I teach editing, reporting, ethics and multimedia classes in the College of Journalism and Mass Communications at the University of Nebraska-Lincoln. I joined the UNL faculty in August 2008, after a year as a visiting editor-in-residence at Michigan State University. I was awarded tenure a year ahead of schedule in 2013.
Before heading to the classroom, I held a variety of editing positions during 21 years at The Detroit News, including three years as managing editor. In that role, I was responsible for the day-to-day operation of the newsroom. I supervised nearly 300 journalists and helped to integrate print and online newsrooms. Before The News, I worked as a reporter and editor at newspapers in Saratoga Springs, N.Y., Lansing and Port Huron, Mich.
I understand both the newsroom and the classroom. And I’ve worked hard to stay current in a rapidly changing journalism world by cultivating ongoing relationships with professionals. My research, both on editing and on social media, has focused on practical and applied knowledge aimed at helping both professionals and students.
I helped develop a digital editing boot camp for the American Copy Editors Society (ACES) and have presented workshops on curation and engagement for professional communicators across the country. In April of 2016, I worked with professionals to organize and bring APME’s NewsTrain workshop for journalists, journalism educators and students to Lincoln.
In 2014, I was part of a seven-member Poynter Institute team that conducted a series of workshops for professional journalists and educators in India. I’ve been on the ACES executive committee since 2010, which has helped me keep my students connected to professionals. I also spearheaded an alliance between ACES and the Poynter Institute and helped develop an editing certificate program. I’m currently working on an advanced editing course for the Poynter Institute and ACES.
I’ve won numerous awards for teaching and for journalism including awards from various divisions of the Association for Education in Journalism and Mass Communication (AEJMC). Most recently, I won a second place award for a lesson on ethics in curation. In 2016, I also was named a finalist for the second year in a row in the Great Ideas for Teaching competition.
In 2014, I was named the Distinguished Educator of the Year by the Society of Professional Journalists.
In the summer of 2013, I presented my research on social media and best practices for journalists at the AEJMC conference in Washington D.C. I also won a top paper award for my research into teaching, “I’ll Take Commas for $200: Instructional Intervention Using Games to Help Students Master Grammar Skills,” which was co-authored by Nancy Anderson. And I won two teaching awards in the Newspaper and Online News Division’s Teaching News Terrifically competition that year.
In the summer of 2012, I spent two weeks at the Chicago Tribune and WGN Radio studying how journalists today use social media and work across multiple platforms. I was one of six educators chosen by the Association for Education in Journalism and Mass Communication (AEJMC) and the Scripps Howard Foundation for externships in newsrooms across the country. The Tribune published my analysis of the visit on its TribNation page.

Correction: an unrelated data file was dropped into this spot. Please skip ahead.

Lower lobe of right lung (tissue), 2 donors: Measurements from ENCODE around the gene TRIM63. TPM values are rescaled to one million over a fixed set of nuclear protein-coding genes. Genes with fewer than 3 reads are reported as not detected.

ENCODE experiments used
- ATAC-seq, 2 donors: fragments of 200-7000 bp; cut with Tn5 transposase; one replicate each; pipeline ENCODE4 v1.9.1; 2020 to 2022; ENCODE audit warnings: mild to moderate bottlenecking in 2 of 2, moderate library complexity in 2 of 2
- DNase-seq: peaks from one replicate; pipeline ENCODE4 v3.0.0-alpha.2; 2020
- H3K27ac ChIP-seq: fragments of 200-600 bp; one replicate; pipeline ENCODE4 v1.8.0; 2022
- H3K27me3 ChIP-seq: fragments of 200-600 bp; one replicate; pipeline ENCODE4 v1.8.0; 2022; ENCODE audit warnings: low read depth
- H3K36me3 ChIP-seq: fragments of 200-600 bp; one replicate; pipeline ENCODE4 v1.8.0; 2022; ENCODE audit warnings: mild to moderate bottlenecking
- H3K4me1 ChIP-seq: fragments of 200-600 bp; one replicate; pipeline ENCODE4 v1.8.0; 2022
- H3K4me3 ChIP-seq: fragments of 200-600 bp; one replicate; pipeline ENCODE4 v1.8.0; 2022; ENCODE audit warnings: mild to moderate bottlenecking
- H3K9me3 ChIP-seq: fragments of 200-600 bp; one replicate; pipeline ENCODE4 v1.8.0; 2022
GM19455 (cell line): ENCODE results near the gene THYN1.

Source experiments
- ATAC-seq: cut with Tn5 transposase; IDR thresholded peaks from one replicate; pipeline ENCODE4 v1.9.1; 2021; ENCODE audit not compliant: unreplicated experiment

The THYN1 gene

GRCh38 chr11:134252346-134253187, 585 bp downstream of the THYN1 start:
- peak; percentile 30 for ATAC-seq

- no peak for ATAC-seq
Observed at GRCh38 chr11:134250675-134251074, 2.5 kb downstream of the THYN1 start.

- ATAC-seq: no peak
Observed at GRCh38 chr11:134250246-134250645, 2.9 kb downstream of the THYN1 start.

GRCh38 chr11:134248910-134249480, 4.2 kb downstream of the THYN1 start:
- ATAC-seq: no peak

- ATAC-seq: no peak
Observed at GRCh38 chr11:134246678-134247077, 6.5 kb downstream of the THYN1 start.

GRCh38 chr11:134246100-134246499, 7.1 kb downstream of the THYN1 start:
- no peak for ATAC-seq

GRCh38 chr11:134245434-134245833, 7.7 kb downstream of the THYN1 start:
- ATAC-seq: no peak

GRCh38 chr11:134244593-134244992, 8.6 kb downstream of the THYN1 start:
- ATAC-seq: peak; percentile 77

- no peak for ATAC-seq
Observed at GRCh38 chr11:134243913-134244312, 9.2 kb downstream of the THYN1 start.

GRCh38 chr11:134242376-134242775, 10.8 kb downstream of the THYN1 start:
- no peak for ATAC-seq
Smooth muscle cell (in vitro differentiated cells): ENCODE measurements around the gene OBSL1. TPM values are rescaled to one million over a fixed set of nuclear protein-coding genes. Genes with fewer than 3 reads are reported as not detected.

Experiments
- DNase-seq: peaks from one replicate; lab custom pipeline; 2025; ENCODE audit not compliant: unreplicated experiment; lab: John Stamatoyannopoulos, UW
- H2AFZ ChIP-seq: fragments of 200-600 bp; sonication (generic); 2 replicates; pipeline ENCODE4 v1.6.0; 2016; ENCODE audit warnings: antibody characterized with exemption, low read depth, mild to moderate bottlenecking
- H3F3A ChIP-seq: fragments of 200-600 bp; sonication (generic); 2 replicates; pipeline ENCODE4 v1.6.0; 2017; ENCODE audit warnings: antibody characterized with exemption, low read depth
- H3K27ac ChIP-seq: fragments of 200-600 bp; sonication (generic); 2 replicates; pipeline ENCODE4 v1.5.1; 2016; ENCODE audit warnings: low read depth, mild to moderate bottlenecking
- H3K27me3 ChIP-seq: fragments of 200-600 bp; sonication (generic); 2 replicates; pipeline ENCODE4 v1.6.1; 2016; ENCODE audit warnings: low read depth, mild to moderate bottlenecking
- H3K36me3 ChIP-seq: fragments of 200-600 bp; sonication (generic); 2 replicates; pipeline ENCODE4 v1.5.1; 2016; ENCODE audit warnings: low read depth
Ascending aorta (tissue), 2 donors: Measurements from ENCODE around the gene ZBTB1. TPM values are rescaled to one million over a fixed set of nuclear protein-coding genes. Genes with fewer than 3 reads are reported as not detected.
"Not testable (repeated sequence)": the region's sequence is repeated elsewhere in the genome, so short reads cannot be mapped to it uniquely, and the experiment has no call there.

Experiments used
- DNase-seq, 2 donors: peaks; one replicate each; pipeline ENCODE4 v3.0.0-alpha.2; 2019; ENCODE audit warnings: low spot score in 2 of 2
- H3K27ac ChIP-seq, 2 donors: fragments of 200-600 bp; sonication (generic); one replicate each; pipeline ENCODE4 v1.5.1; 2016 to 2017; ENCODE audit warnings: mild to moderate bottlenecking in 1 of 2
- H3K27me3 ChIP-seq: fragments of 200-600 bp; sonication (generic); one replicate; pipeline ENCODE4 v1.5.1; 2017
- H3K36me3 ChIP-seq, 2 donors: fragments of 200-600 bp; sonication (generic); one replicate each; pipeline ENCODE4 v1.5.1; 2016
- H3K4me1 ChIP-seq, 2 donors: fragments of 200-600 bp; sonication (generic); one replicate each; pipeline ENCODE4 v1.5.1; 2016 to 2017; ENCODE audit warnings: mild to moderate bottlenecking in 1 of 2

At the AEJMC conference in Chicago in 2012, I won a third place award in the Teaching News Terrifically competition, sponsored by the News and Online News Division. My colleague Michelle Hassler and I also won a third place award for our Twitter teaching assignment in the Best Practices for Writing Across Media competition. And I was a finalist in the Great Ideas for Teaching Competition for my AP Style Game Day exercise.
In 2011, Michelle and I won third place in the Teaching News Teriffically competition, sponsored by the AEJMC, Newspaper and Online News division. In 2010, AEJMC’s Mass Communication and Society division honored me with its Most Promising Professor award. In 2009, I was inducted into the Michigan State News Hall of Fame. I was given a lifetime achievement award from the Society of Professional Journalists, Detroit chapter in 2008. And in 2007, the MSU College of Communication Arts and Sciences named me an outstanding alumna.
I wrote “Everybody’s an Editor: Navigating Journalism’s Changing Landscape,” an e-textbook, which was published in 2011 by Great River Technologies. A second version was published in 2014. I update the book regularly to incorporate current trends and events. It is being used in several Beginning Editing classes at UNL and elsewhere. I also have written about digital media for such sites as Nieman Reports Professor’s Corner, the PBS Education Shift website and the American Copy Editors Society.
More of my published work can be found on Digital Commons at UNL. Besides serving on the national ACES executive committee, I advise one of only a few active student chapters of ACES. I also serve as a co-director of the Dow Jones News Fund editing bootcamp for sports copy editing interns. I also have served as president of the Michigan AP Editorial Association and have been on the board of the Mid-America Press Institute.
In 1974, I earned a bachelor’s degree in journalism from Michigan State University and added a master’s degree in administration from Central Michigan University in 2000.
I’m available to conduct workshops or speak on a variety of journalism topics. If you’re interested in more information, contact me via this link.
Click to see my curriculum vitae.
Click here to read my teaching philosophy statement.
Click here to read my research statement.
Click here to read my service statement.